Pak safe haven has turned Qaeda, Taliban combo into an out-of-control Frankenstein

September 11th, 2008 - 1:14 pm ICT by ANI  


Islamabad, Sept 11 (ANI): Over the past seven years after 9/11, al-Qaeda has spread its violent tentacles across Pakistan, while its ally the Taliban have staged a bloody comeback both in Pakistan and Afghanistan, said an article in the

It said that both al Qaeda and the Taliban have destabilized nuclear-armed Pakistan, and largely taken over its northwest fringe. Afghanistan has been sent into a tailspin of violence, even as al-Qaeda, having influence in Pakistan and Afghanistan, is planning terror strikes against the West.

Al-Qaeda has successfully colonized numerous other extremist groups in Pakistan, such as Jaish-e-Mohammed (JeM) and Lashkar-e-Jhangvi (LeJ), which have cells across the country that it can use to carry out attacks. Some of these groups had, or retain, murky relationships with Pakistan’’s intelligence agencies, which means that al-Qaeda benefits from an element of state patronage.

Pakistan’’s ability to manage these groups has slipped from its grasp since its alliance with the US drove the militants into al-Qaeda’’s embrace. They [militant groups] have got out of control. A few of them are involved in sectarian activities, some of them are [fighting] in Kashmir, everything has been scattered. Officials are very disturbed, they have no strategy now for dealing with them, said Muhammed Amir Rana, director of the Pakistan Institute for Peace Studies, an independent think tank in Islamabad.

Al-Qaeda today is as dangerous a threat as ever. It has a secure safe haven in Pakistan, a revived ally in the Taliban and can operate on a global basis. I think it remains a strategic threat, and those who argue it is not are underestimating it, the paper quoted former CIA officer Bruce Riedel, author of The Search for Al Qaeda, as saying.

Despite continuous American efforts to nab him, Osama bin Laden and his deputy Ayman al-Zawahiri remain at large, probably moving between Pakistan’’s tribal area and adjacent regions of Afghanistan, and they continue to use the news media to spread their message of hate.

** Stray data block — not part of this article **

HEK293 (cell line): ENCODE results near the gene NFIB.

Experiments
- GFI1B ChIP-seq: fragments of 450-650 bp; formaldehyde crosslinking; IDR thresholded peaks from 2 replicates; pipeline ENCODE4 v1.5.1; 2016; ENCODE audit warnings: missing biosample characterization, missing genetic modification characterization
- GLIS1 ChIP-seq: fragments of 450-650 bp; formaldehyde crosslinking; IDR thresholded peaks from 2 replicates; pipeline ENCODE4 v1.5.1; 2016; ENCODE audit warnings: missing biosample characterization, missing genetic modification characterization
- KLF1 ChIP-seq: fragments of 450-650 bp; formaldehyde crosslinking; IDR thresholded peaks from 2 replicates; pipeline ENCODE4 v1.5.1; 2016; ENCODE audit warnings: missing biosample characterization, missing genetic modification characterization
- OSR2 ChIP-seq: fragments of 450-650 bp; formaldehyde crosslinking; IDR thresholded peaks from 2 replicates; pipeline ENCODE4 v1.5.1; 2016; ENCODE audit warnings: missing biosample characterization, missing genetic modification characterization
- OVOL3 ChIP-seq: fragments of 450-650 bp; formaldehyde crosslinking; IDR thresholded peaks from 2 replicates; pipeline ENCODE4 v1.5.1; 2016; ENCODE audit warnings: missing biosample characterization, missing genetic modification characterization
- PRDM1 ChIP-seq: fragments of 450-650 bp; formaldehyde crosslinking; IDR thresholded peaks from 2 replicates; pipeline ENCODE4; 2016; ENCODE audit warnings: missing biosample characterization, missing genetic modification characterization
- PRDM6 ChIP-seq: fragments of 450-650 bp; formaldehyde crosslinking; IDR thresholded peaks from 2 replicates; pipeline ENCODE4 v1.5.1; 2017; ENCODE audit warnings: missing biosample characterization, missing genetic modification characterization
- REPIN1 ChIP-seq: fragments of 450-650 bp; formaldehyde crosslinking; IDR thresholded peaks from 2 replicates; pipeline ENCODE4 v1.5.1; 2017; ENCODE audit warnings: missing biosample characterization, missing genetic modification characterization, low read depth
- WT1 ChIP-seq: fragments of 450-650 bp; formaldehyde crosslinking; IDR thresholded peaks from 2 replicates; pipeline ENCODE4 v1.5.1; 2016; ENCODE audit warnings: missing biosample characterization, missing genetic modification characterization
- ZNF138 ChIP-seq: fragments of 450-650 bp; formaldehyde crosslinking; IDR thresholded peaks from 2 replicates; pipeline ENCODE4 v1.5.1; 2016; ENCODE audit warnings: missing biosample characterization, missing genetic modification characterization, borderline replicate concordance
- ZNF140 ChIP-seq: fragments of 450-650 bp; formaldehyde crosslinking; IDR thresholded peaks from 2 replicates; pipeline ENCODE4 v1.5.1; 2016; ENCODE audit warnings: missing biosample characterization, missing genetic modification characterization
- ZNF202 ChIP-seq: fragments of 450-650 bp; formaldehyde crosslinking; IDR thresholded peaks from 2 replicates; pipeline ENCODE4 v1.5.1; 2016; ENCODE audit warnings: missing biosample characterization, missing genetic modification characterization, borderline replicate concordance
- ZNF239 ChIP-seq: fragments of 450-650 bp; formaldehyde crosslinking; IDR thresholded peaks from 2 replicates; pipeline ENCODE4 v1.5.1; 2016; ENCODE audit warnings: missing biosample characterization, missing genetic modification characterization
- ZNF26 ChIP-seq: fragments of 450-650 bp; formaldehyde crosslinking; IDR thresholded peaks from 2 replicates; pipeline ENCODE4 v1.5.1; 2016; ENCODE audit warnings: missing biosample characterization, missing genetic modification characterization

The paper said that US President George W. Bush’’s announcement earlier this week that thousands more troops would be deployed to Afghanistan was an acknowledgment that the mission there is in peril.

Christine Fair, an analyst at Rand Corp., a private U.S. research organization, said: Weve eliminated a lot of important players in al-Qaeda but all those players have been substituted. There’’s no question that Pakistan is far less secure than before the launch of the global war on terrorism. It is unquestionable that we are failing in Afghanistan. The Taliban are expanding with alarming success.

The past seven years, after Islamabad joined Washingtons global fight against terror, have seen Pakistan experiencing attacks against its Army, ISI intelligence agency and the Frontier Corps paramilitary force that patrols the tribal belt. Such attacks became possible regional Islamic extremist groups in the country adopted al-Qaeda’’s ideology of global jihad targeting their own country, said the paper.

As a result, new militant groups, most notably Tehreek-i-Taliban (TTP), have developed in Pakistan. Pakistan’’s Interior Ministry chief has admitted that the TTP has been taken over by al-Qaeda. During the past year, Pakistan has been rocked by dozens of suicide bombings, more and deadlier assaults than seen even in Afghanistan. (ANI)

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